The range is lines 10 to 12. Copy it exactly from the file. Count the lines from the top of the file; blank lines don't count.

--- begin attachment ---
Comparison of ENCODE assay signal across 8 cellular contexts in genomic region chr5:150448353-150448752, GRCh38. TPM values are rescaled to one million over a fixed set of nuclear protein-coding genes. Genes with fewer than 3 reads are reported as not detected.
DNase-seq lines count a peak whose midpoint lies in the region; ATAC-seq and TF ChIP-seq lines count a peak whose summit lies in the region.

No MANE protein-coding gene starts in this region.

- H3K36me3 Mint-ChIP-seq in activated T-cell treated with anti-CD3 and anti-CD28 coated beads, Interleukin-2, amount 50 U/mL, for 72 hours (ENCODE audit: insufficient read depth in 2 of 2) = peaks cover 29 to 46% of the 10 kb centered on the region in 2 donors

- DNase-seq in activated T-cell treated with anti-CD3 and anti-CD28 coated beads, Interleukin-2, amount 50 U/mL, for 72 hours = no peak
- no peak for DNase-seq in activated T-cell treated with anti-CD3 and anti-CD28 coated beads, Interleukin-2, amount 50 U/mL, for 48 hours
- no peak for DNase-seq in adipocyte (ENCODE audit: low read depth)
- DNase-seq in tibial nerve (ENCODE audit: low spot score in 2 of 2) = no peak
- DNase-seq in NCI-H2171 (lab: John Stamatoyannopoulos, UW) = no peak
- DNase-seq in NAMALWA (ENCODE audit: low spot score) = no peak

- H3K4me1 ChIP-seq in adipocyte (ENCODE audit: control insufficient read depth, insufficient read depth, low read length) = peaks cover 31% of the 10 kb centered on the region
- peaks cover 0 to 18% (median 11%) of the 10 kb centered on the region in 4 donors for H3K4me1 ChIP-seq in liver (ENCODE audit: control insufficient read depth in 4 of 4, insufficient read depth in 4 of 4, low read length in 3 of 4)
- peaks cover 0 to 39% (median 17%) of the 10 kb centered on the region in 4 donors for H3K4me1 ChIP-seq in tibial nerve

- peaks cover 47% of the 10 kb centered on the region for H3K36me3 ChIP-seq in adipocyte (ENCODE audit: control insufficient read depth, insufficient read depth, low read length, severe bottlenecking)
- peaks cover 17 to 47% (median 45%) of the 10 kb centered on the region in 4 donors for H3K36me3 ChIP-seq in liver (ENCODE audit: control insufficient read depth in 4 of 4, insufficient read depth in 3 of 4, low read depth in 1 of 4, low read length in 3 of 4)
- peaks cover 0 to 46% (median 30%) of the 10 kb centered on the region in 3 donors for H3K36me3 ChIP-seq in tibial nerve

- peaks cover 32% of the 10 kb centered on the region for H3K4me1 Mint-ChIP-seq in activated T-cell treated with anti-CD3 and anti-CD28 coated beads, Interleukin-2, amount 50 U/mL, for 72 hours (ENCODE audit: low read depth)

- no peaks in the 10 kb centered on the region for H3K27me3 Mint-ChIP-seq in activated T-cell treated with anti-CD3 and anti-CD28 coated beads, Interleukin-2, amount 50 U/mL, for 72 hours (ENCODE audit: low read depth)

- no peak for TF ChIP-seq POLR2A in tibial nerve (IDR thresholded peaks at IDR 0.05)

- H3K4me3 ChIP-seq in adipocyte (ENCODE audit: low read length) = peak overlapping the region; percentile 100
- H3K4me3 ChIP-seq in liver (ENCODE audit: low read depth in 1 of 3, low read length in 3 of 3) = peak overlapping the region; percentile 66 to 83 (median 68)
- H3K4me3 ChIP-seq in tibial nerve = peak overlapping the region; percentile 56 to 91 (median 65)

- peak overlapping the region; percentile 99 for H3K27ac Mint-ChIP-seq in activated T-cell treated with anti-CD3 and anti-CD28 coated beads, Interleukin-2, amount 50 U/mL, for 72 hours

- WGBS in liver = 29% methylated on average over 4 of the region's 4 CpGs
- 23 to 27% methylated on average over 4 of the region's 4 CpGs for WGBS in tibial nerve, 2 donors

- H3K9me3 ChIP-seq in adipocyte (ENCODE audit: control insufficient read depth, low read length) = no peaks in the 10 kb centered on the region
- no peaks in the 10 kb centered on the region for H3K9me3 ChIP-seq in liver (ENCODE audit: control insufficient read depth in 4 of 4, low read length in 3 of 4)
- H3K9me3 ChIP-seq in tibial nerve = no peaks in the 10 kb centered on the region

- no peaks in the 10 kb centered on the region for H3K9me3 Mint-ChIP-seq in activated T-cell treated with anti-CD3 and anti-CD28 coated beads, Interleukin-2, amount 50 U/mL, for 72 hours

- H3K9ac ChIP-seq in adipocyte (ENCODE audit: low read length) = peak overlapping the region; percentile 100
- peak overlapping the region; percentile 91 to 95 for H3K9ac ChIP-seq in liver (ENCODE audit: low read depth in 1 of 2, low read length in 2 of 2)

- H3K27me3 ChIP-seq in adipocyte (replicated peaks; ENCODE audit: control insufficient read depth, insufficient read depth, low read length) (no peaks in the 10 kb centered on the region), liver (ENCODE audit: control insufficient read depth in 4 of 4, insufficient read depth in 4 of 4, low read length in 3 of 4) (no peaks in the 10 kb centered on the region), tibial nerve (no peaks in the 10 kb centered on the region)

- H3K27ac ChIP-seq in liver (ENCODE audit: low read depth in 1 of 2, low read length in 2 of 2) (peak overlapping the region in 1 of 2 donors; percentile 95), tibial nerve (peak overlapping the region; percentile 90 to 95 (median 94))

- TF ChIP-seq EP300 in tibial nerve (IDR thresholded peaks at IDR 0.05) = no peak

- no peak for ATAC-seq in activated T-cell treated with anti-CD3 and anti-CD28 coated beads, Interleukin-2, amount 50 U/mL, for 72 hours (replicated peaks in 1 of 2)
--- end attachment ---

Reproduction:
- DNase-seq in NAMALWA (ENCODE audit: low spot score) = no peak

- H3K4me1 ChIP-seq in adipocyte (ENCODE audit: control insufficient read depth, insufficient read depth, low read length) = peaks cover 31% of the 10 kb centered on the region
- peaks cover 0 to 18% (median 11%) of the 10 kb centered on the region in 4 donors for H3K4me1 ChIP-seq in liver (ENCODE audit: control insufficient read depth in 4 of 4, insufficient read depth in 4 of 4, low read length in 3 of 4)